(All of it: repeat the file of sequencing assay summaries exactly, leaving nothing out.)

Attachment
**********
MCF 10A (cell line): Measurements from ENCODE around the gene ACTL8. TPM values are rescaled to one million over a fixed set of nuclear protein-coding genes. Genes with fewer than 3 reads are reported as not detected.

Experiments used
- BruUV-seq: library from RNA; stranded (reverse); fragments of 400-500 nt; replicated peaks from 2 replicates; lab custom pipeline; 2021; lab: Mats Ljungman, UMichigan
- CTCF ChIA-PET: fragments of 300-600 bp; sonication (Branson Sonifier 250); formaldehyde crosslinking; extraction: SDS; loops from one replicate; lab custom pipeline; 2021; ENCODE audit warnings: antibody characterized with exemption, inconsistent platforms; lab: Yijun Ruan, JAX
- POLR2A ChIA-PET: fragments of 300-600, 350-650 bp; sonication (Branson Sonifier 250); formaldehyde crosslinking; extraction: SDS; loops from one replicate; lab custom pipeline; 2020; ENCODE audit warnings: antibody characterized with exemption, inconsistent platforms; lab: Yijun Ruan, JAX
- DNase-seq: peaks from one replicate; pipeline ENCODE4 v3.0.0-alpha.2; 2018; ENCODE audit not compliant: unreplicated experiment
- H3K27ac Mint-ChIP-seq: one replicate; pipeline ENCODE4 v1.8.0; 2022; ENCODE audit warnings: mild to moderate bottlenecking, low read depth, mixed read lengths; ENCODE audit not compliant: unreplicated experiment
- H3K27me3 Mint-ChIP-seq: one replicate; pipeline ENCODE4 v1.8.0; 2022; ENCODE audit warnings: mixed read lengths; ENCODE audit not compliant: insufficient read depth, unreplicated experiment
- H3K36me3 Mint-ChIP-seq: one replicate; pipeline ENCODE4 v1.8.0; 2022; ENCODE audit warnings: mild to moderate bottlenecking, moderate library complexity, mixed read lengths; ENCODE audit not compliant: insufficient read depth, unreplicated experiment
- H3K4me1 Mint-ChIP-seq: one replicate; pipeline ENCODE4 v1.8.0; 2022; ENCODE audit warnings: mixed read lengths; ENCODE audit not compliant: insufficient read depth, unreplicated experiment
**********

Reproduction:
MCF 10A (cell line): Measurements from ENCODE around the gene ACTL8. TPM values are rescaled to one million over a fixed set of nuclear protein-coding genes. Genes with fewer than 3 reads are reported as not detected.

Experiments used
- BruUV-seq: library from RNA; stranded (reverse); fragments of 400-500 nt; replicated peaks from 2 replicates; lab custom pipeline; 2021; lab: Mats Ljungman, UMichigan
- CTCF ChIA-PET: fragments of 300-600 bp; sonication (Branson Sonifier 250); formaldehyde crosslinking; extraction: SDS; loops from one replicate; lab custom pipeline; 2021; ENCODE audit warnings: antibody characterized with exemption, inconsistent platforms; lab: Yijun Ruan, JAX
- POLR2A ChIA-PET: fragments of 300-600, 350-650 bp; sonication (Branson Sonifier 250); formaldehyde crosslinking; extraction: SDS; loops from one replicate; lab custom pipeline; 2020; ENCODE audit warnings: antibody characterized with exemption, inconsistent platforms; lab: Yijun Ruan, JAX
- DNase-seq: peaks from one replicate; pipeline ENCODE4 v3.0.0-alpha.2; 2018; ENCODE audit not compliant: unreplicated experiment
- H3K27ac Mint-ChIP-seq: one replicate; pipeline ENCODE4 v1.8.0; 2022; ENCODE audit warnings: mild to moderate bottlenecking, low read depth, mixed read lengths; ENCODE audit not compliant: unreplicated experiment
- H3K27me3 Mint-ChIP-seq: one replicate; pipeline ENCODE4 v1.8.0; 2022; ENCODE audit warnings: mixed read lengths; ENCODE audit not compliant: insufficient read depth, unreplicated experiment
- H3K36me3 Mint-ChIP-seq: one replicate; pipeline ENCODE4 v1.8.0; 2022; ENCODE audit warnings: mild to moderate bottlenecking, moderate library complexity, mixed read lengths; ENCODE audit not compliant: insufficient read depth, unreplicated experiment
- H3K4me1 Mint-ChIP-seq: one replicate; pipeline ENCODE4 v1.8.0; 2022; ENCODE audit warnings: mixed read lengths; ENCODE audit not compliant: insufficient read depth, unreplicated experiment